Full Moon Madness: Why Humans Still Experience Bad Sleep During Peak Lunar Cycles
By Christine Hsu Scientists have now confirmed that the eerie old wives tale of moonstruck mad...
By Christine Hsu
Scientists have now confirmed that the eerie old wives tale of moonstruck madness may actually be real.
Many people complain about poor sleep around the full moon, and a new study published in the journal Current Biology, offers scientific evidence that suggests that this really is true.
Despite living in the modern world of cell phones, computers, planes and spaceships, new research suggests that humans experience bad sleep at the height of the lunar cycle because our bodies still respond to the geophysical rhythms of the moon. Scientists explain that this phenomenon may be proof that we are still driven by a circalunar clock, an internal biological clock that extends back to our cave dwelling days.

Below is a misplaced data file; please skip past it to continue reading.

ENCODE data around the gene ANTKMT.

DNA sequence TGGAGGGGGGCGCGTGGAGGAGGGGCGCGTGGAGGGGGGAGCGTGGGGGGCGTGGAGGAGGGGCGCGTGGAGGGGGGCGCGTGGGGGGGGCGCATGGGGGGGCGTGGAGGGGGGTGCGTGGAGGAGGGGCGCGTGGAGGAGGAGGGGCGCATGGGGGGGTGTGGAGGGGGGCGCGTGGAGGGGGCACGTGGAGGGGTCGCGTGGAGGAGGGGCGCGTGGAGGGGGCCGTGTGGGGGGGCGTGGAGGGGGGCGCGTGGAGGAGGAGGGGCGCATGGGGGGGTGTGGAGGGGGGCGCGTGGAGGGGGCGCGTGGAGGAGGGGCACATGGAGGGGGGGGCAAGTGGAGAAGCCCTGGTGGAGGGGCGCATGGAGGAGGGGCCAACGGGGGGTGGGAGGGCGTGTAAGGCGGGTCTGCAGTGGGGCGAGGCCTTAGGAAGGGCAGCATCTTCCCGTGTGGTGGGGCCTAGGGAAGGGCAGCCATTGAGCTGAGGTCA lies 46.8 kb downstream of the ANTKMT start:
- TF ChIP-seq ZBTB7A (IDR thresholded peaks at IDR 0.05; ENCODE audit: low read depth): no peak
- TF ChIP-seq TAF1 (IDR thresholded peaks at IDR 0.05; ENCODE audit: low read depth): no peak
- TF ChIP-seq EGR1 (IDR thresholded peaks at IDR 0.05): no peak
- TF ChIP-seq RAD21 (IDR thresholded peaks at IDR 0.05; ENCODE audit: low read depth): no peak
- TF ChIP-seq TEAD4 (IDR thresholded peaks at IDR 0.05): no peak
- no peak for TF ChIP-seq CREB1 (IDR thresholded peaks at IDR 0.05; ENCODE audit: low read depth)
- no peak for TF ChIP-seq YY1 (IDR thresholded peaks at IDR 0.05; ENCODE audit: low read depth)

"The lunar cycle seems to influence human sleep, even when one does not 'see' the moon and is not aware of the actual moon phase," researcher Christian Cajochen of the Psychiatric Hospital of the University of Basel, said in a news release.
The latest study involved 33 volunteers in two age groups. The participants' brain pattern patterns, eye movements and hormone secretions were monitored as they slept.
The findings revealed that around the time of the full moon, brain activity related to deep sleep dropped by 30 percent and participants took five minutes longer to fall asleep. The study also found that participants they slept for twenty minutes less overall. Participants also reported poorer sleep and showed diminished levels of melatonin, a hormone known to regulate sleep and wake cycles.
"This is the first reliable evidence that a lunar rhythm can modulate sleep structure in humans when measured under the highly controlled conditions of a circadian laboratory study protocol without time cues," researchers wrote in the study.
Researchers said the next step is to see if the moon has power over other aspect of human behavior, like cognitive performance and mood and to look deeper into the anatomical location of the circalunar clock and its molecular and neuronal underpinnings.